Lactose intolerance is a normal human condition

According to the National Institute of Diabetes and Digestive and Kidney Diseases (NIDDK), 30-50 million people in the US alone are lactose intolerant (6 in XNUMX people). Is this condition really to be considered a deviation from the norm?

What is lactose intolerance?

Also known as “milk sugar”, lactose is the main carbohydrate in dairy products. During digestion, lactose is broken down into glucose and galactose for absorption by the body. This step occurs in the small intestine with the help of an enzyme called lactase. Many people have, or develop over time, a lactase deficiency that prevents the body from properly digesting all or part of the lactose they consume. Undigested lactose then enters the large intestine, where all the “cheese-boron” begins. Lactase deficiency and the resulting gastrointestinal symptoms are what is commonly referred to as lactose intolerance.

Who is prone to this condition?

Rates are higher among adults and differ significantly by nationality. According to the NIDDK study in 1994, the prevalence of the disease in the United States presents the following picture:

Globally, approximately 70% of the population is lactose intolerant in one way or another and is at risk of lactose intolerance. No dependence on the gender indicator was found. However, it is interesting that some women can regain the ability to digest lactose during pregnancy.

What are the symptoms?

Symptoms vary from person to person: minor, moderate, severe. The most basic include: abdominal pain, abdominal cramps, bloating, flatulence, diarrhea, nausea. These conditions usually appear 30 minutes – 2 hours after eating dairy food.

How is it developing?

For most, lactose intolerance develops spontaneously in adulthood, while for some it is acquired as a result of an acute illness. Only a small number of people are lactase deficient from birth.

lactose is due to a natural gradual decrease in lactase activity after stopping breastfeeding. Often a person retains only 10-30% of the initial degree of enzyme activity. lactose can occur against the background of an acute illness. This is common at any age and may disappear after complete recovery. Several potential causes of secondary intolerance are irritable bowel syndrome, acute gastroenteritis, celiac disease, cancer, and chemotherapy.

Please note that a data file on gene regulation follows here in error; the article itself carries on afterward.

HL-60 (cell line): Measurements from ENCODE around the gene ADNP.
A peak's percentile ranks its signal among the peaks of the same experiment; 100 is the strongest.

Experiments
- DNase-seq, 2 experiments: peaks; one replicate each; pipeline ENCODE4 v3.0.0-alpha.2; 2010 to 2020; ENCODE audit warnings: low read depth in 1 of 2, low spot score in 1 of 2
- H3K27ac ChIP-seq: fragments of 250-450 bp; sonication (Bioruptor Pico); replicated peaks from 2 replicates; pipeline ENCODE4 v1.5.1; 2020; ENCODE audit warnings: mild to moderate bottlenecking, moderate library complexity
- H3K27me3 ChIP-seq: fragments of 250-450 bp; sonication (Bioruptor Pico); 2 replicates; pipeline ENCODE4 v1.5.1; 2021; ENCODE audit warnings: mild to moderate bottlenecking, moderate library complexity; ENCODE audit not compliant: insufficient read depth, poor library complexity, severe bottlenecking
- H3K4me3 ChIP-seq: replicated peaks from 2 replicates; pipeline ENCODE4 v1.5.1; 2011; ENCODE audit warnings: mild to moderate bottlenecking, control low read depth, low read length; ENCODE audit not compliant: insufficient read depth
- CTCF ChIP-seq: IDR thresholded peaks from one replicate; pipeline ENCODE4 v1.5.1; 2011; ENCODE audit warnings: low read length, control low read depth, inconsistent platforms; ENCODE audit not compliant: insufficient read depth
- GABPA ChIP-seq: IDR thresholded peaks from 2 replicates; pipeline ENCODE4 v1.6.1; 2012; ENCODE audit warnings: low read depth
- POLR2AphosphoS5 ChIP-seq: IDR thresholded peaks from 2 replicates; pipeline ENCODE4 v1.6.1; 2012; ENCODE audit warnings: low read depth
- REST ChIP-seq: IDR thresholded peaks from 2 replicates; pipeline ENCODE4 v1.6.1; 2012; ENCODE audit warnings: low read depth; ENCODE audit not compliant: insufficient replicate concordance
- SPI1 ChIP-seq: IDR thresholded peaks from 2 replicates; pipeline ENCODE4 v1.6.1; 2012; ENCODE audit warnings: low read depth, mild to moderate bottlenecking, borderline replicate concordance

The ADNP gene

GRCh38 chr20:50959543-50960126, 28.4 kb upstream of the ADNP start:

Maybe just poor digestion?

Of course, the truth of lactose intolerance is questioned by none other than… the dairy industry. In fact, the National Dairy Board suggests that people are not lactose intolerant at all, but the symptoms of poor digestion caused by lactose consumption. After all, what is indigestion? Digestive disorders resulting in gastrointestinal symptoms and general poor health. As stated above, some retain some of the lactose enzymes and are therefore able to digest dairy products without visible symptoms.

What to do?

Science has not yet figured out how to increase the body’s ability to produce lactase. The “treatment” of the condition under discussion is quite simple and, at the same time, difficult for many: a gradual complete rejection of dairy products. There are many tactics and even programs that help you switch to a dairy-free diet. The main thing to understand is that the symptoms of so-called “lactose intolerance” are a non-painful condition that is only caused by eating non-species food.

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